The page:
Some of our Honest History software fell over late on Thursday last week. Thanks to some sleuthing by our indefatigable Webmaster we got it back on track by late Saturday but it meant there was a buildup of new posts to chug out via our real time update system, known as RSS.
So, here is a small collection of items that were very worthy of note over the period when we were partly blacked out. We thought of naming it in honour of someone whose birthday fell around now – the official Queen, her consort, Judy Garland (pictured below from the Daily Mail), Kyle Sandilands – but settled for the all purpose heading which you see above.
The (voluble and valuable) Conversation continues
First, the ever-reliable The Conversation on Friday had Jon C. Day looking at some history of tourism to World Heritage sites which are in danger. (We already have a small collection of resources on Great Barrier Reef issues.)
Also running in The Conversation there is a series on coal in Australia; Erik Eklund wrote about the history of the industrial struggles of coal miners, including in Australia. (Barbara Heaton wrote for Honest History on the history of coal mining during World War II.)
In The Conversation also, Thomas and Zimmet contribute the fifth in the series on how Australians die; this one is about diabetes and it takes a historical perspective, past and future. There are also four articles in last Friday’s number on Indigenous issues: AJ Wood on Australia’s non-recognition of Indigenous customary law; Lee Godden on customary law and the Mabo decision; Harry Blagg on other aspects of customary law; Fogarty and Wilson on how governments negatively frame policies aimed at Indigenous Australians.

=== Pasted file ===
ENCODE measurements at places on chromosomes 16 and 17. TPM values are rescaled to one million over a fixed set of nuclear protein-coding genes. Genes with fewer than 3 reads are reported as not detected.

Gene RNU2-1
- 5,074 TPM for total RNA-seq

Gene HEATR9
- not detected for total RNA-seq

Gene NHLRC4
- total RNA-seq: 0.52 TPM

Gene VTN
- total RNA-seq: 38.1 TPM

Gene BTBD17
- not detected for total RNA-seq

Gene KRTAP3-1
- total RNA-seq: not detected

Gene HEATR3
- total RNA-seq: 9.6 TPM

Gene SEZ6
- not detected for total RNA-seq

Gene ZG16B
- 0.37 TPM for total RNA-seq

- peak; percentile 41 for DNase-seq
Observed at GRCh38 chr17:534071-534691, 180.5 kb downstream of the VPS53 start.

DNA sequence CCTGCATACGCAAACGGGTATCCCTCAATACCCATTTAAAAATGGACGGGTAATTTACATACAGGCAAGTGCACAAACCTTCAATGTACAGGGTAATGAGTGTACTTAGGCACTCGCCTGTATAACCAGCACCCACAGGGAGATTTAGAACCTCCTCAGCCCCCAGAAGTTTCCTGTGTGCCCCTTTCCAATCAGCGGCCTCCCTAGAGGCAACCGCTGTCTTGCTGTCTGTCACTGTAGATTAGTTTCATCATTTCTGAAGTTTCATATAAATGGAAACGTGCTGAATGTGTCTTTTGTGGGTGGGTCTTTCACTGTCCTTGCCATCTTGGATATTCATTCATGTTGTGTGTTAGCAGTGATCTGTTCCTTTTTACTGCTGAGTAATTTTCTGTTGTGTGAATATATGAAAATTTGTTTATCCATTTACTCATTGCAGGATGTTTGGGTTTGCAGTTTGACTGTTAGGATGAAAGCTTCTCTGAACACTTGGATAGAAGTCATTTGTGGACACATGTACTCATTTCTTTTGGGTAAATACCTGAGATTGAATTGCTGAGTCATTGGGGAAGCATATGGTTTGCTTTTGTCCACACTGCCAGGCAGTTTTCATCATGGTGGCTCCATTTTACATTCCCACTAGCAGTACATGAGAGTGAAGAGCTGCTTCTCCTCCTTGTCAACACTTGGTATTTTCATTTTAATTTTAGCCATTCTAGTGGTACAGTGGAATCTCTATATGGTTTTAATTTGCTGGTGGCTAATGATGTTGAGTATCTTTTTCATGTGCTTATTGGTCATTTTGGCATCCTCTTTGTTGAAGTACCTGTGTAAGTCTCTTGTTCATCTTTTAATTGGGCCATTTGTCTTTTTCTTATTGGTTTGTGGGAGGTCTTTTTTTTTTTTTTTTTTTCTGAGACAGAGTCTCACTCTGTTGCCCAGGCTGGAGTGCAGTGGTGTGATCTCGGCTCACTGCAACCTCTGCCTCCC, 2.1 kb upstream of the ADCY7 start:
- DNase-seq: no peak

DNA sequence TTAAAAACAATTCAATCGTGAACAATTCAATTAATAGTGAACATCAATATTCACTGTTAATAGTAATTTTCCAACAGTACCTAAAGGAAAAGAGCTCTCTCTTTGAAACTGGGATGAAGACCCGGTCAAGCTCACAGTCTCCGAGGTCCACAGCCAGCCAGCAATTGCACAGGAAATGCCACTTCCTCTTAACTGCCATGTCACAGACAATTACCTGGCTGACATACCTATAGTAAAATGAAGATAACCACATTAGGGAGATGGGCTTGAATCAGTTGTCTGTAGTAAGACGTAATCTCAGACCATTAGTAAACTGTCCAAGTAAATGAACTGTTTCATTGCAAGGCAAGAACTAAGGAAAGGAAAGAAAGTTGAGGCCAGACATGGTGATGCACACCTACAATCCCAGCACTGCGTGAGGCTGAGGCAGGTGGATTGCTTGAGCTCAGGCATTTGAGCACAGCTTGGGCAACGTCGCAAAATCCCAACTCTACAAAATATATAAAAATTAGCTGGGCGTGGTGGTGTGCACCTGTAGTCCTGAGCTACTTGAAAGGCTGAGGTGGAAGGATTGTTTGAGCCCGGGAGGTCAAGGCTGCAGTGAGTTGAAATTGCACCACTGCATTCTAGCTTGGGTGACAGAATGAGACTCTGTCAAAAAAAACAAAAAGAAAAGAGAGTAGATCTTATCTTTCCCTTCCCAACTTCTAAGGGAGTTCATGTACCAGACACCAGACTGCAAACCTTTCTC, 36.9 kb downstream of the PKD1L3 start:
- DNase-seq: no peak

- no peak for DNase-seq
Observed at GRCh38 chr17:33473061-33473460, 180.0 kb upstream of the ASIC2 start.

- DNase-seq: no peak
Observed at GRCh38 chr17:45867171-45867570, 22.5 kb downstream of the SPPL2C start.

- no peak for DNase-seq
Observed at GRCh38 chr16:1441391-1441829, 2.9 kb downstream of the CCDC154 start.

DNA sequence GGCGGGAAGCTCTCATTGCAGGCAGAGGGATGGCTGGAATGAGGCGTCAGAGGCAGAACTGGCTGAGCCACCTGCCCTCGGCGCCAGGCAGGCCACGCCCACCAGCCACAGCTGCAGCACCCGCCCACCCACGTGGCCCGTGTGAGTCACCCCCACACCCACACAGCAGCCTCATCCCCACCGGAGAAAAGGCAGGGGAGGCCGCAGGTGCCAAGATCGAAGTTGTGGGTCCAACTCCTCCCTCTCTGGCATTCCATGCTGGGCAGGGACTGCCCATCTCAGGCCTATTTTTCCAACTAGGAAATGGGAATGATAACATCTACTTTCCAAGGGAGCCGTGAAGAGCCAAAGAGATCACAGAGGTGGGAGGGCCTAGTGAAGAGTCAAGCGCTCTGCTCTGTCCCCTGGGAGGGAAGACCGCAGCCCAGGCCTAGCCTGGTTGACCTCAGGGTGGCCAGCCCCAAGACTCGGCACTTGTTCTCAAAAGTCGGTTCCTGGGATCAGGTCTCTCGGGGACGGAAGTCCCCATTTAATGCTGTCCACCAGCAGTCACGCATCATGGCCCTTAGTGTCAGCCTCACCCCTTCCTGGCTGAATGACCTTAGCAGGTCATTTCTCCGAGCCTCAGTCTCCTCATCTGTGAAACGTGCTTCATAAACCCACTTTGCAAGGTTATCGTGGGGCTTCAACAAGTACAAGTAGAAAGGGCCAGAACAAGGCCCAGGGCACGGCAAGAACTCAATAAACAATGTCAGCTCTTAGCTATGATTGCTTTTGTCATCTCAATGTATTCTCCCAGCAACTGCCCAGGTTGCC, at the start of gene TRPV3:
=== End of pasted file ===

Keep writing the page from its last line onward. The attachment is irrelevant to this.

Extending the conversation beyond The Conversation, SBS has an explainer about the Myall Creek Massacre, which occurred about now 178 years ago. Honest History has some resources on the same event.
Alcohol, sport and Asia
Then to John Menadue’s blog, Pearls and Irritations, where there is a piece by Stephen Leeder about the umbilical connection between alcohol and sport. (Honest History has long had an ambition to map a network linking alcohol, the Anzac myth, ‘maaaateship’, misogyny, sport and violence but there is a question of which, if any, of them comes first. There seems to be mutual reinforcement.) Menadue (one of Honest History’s distinguished supporters) also runs a piece by Fazal Rizvi on how Australia benefits from the Asian diaspora – 17 per cent of our current population. Rizvi was involved in producing a recent report on Australia’s Diaspora Advantage.
Alfred and Malcolm
The Monthly has the biographer of Alfred Deakin, Judith Brett, making some comparisons between him and Prime Minister Turnbull. Fascinating read but you will have to buy the hard copy if you have exceeded your allowance of free looks at The Monthly for this month. Judith Brett is another of Honest History’s distinguished supporters.
Finally, Honest History’s associate, Vicken Babkenian, writes in Independent Australia about the German recognition of the reality of the Armenian Genocide of 1915-22. Babkenian says Australia should follow suit at the Commonwealth level; New South Wales already has taken the step. The article attracted trenchant comments.
12 June 2016